Cinema remains the last medium for speaking and performing love culturally. While much emphasis has been placed on the visual iconography of love, with the exception of music very little attention has been given to love as an aural phenomenon since the tradition and practice of amour courtois. Partly inspired by Christian Marclay’s ontology of time in cinema, The Clock, and René Magritte’s word paintings, which textualized the visual tropes of painting with “written” images, Love Sounds, a 24-hour sound poem and montage, dematerializes cinema’s visual legacy and reconstitutes it as an all-tonal history of critical listening.
Love Sounds, an audio history of love in cinema, concludes Tupitsyn’s immaterial trilogy, and will be presented as a 24-hour sound installation, accompanied by a catalogue published by Penny-Ante featuring written works by Masha Tupitsyn and contributors McKenzie Wark, Berit Fischer, Isiah Medina, C. Spencer Yeh, and Yaniya Lee.
In 2011, Masha Tupitsyn commenced her immaterial series with LACONIA: 1,200 Tweets on Film, the first book of film criticism written entirely on Twitter. LACONIA experimented with new modes of writing and criticism, updating traditional literary forms and practices like the aphorism and the fragment. Re-imagining the wound-and-quest story, the love narrative, and the female subject in love in the digital age, Love Dog, published in 2013, was the second installment in Masha Tupitsyn’s trilogy of immaterial writing. Written as a multi-media blog and inspired by Roland Barthes’ A Lover’s Discourse and Mourning Diary—a couple in Tupitsyn’s mind—Love Dog is an art book that is part love manifesto, part philosophical notebook, part digital liturgy.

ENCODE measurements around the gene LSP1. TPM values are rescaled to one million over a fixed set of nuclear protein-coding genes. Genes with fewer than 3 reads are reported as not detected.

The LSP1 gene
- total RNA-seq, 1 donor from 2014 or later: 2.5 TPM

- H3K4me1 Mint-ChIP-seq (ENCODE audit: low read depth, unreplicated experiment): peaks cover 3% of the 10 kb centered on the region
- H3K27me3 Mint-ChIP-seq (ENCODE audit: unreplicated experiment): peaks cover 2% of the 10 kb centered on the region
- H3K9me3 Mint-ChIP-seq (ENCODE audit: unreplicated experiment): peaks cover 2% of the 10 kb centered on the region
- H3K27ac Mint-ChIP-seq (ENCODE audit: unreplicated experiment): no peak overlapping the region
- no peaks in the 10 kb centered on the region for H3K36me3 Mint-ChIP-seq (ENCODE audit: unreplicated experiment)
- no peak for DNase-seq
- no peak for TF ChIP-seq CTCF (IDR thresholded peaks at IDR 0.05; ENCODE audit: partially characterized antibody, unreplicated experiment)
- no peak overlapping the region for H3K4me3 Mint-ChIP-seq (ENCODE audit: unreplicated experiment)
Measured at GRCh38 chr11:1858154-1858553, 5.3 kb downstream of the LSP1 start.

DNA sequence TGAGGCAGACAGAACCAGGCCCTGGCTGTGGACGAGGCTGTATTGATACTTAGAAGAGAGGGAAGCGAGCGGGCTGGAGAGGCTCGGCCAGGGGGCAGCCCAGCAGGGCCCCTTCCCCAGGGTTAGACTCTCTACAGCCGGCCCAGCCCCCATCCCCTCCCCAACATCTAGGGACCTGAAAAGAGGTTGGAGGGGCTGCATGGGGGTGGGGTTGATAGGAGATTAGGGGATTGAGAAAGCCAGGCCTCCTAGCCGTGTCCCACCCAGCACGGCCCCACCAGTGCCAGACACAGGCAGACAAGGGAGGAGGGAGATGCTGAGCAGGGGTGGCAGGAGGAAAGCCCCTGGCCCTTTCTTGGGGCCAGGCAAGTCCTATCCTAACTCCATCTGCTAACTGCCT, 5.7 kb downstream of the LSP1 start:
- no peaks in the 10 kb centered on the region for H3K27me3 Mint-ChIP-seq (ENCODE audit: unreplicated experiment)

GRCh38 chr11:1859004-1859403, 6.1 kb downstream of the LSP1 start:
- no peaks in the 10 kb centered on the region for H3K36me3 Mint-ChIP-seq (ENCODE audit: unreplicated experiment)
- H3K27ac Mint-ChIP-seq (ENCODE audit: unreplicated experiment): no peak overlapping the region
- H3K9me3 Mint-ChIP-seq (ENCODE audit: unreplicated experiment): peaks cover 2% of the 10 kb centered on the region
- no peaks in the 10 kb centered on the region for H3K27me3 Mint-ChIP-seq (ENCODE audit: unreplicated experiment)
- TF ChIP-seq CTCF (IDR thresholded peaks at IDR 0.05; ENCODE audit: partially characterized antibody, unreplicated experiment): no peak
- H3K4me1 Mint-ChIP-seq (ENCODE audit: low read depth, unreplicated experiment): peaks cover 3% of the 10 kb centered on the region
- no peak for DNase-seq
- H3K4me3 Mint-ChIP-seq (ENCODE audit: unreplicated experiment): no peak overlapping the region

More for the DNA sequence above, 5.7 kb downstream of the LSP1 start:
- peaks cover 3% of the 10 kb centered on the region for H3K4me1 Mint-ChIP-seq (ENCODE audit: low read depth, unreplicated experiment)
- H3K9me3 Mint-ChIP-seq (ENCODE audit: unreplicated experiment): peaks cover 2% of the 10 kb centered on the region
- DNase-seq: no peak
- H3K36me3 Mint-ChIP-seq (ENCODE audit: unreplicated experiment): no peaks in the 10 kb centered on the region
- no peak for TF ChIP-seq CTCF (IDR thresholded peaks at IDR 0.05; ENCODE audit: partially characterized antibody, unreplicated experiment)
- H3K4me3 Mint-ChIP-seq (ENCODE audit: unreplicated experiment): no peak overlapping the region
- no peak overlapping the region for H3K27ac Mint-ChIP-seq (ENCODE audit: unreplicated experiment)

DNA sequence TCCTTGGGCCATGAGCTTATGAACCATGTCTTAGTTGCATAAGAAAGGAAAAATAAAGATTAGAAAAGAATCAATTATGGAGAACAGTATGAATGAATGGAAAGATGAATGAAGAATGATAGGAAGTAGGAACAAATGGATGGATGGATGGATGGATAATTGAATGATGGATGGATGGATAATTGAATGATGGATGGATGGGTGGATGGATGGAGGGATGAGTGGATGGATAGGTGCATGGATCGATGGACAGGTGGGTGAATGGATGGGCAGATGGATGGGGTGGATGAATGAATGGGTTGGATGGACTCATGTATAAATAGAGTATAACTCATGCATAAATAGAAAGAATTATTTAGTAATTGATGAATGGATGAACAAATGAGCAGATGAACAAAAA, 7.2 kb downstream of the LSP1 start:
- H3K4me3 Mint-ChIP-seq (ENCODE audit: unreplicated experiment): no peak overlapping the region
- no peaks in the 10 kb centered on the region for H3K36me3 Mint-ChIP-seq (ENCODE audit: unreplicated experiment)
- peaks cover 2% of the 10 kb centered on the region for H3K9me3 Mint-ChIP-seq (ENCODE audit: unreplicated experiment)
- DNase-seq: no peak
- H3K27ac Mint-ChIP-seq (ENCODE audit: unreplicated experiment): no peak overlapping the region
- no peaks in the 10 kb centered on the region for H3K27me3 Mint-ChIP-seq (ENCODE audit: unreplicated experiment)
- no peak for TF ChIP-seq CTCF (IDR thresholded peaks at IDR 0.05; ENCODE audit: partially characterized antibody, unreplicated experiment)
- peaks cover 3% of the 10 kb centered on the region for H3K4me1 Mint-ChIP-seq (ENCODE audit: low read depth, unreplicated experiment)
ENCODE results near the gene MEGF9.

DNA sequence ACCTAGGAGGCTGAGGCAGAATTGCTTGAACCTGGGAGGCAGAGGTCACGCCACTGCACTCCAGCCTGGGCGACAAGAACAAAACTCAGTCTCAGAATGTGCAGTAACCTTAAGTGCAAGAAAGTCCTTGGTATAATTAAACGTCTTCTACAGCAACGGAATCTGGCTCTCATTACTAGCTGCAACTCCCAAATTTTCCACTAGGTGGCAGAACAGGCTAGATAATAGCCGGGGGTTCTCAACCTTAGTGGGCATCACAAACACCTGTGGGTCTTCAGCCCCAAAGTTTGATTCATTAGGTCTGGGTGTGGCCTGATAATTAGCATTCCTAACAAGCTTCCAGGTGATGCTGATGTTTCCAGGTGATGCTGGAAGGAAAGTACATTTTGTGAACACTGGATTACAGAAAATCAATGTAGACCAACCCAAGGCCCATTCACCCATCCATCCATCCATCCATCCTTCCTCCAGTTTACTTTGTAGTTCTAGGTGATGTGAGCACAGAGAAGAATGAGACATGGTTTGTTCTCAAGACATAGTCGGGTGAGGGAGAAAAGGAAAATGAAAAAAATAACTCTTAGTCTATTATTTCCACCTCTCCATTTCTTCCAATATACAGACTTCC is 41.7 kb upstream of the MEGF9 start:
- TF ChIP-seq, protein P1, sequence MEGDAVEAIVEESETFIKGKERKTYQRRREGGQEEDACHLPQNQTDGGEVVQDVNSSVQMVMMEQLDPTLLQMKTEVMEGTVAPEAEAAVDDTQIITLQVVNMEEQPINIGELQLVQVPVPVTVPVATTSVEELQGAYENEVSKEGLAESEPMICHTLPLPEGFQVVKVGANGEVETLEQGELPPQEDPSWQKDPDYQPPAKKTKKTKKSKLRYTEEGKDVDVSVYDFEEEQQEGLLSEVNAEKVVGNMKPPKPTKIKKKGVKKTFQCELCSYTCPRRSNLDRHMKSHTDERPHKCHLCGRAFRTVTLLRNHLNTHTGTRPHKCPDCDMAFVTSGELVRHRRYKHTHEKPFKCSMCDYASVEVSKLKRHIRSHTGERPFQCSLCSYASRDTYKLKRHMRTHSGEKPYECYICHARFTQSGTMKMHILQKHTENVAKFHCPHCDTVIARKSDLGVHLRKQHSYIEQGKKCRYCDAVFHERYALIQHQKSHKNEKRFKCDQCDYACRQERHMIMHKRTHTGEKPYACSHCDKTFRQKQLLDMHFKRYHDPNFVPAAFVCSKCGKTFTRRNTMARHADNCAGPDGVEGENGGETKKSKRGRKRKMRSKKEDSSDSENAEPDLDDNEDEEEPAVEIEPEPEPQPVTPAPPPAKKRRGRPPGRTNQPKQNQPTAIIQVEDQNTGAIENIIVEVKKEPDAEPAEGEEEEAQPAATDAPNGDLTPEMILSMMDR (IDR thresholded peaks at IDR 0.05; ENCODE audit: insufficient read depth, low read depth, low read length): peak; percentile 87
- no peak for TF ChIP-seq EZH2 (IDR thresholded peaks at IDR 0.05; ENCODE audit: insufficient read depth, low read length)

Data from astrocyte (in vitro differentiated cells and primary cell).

In ways perhaps not completely anticipated by Michael Chion in his advocacy of “masking methods” of research into film sound, Masha Tupitsyn’s extreme and beautiful experiment with “acousmatic listening” in her astonishing video-work Love Sounds sets out constitutively to break the synchrestic audiovisual contract of sound and image. This monumental work succeeds in pointing up not only the expressive worth of audiovisual essays for audio/visual studies, but also their performative and experiential potential. As I have written before of the “sensuous methodologies” and forms of videographic film and moving image studies, it is precisely because, audiovisual essays, unlike written texts, “don’t have to remove themselves from film-specific forms of meaning production to have their knowledge effects on us [that] we can feel, as well as know about, the comparisons these videos enact. […].” It is their affective and phenomenological added value that convinces me not only that digital videographic studies of audio-vision are here to stay, but also that we can’t yet begin to guess at all of the very interesting places to which they might take our discipline. Turning up the volume of such studies, in coming years, sounds like a deeply audio-visionary prospect.
Masha Tupitsyn is fascinated by film. The young New York artist has gathered 1500+ love scenes from 80+ years of English- speaking cinema history. However, nothing is seen, only heard—Tupitsyn has an archive of breathy or stammered declarations of love created and divided into eight sections, from desire to undying love. A Hörmarathon 24 hours, and at the same time a remarkable Kopfkino because the missing pictures automatically paint themselves.
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